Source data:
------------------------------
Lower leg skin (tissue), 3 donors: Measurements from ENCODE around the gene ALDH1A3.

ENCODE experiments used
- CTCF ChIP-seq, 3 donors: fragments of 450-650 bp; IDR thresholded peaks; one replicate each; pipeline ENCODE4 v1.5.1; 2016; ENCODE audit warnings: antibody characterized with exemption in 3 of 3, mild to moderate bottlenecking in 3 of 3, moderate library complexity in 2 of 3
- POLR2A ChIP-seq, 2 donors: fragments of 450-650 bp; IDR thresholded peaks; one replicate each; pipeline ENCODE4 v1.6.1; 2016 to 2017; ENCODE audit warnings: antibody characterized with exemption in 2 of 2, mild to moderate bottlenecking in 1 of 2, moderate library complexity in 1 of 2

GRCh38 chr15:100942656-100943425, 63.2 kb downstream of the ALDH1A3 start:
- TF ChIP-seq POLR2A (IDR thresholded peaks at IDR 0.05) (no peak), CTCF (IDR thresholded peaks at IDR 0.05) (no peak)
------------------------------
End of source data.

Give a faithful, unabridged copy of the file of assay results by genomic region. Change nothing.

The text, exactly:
Lower leg skin (tissue), 3 donors: Measurements from ENCODE around the gene ALDH1A3.

ENCODE experiments used
- CTCF ChIP-seq, 3 donors: fragments of 450-650 bp; IDR thresholded peaks; one replicate each; pipeline ENCODE4 v1.5.1; 2016; ENCODE audit warnings: antibody characterized with exemption in 3 of 3, mild to moderate bottlenecking in 3 of 3, moderate library complexity in 2 of 3
- POLR2A ChIP-seq, 2 donors: fragments of 450-650 bp; IDR thresholded peaks; one replicate each; pipeline ENCODE4 v1.6.1; 2016 to 2017; ENCODE audit warnings: antibody characterized with exemption in 2 of 2, mild to moderate bottlenecking in 1 of 2, moderate library complexity in 1 of 2

GRCh38 chr15:100942656-100943425, 63.2 kb downstream of the ALDH1A3 start:
- TF ChIP-seq POLR2A (IDR thresholded peaks at IDR 0.05) (no peak), CTCF (IDR thresholded peaks at IDR 0.05) (no peak)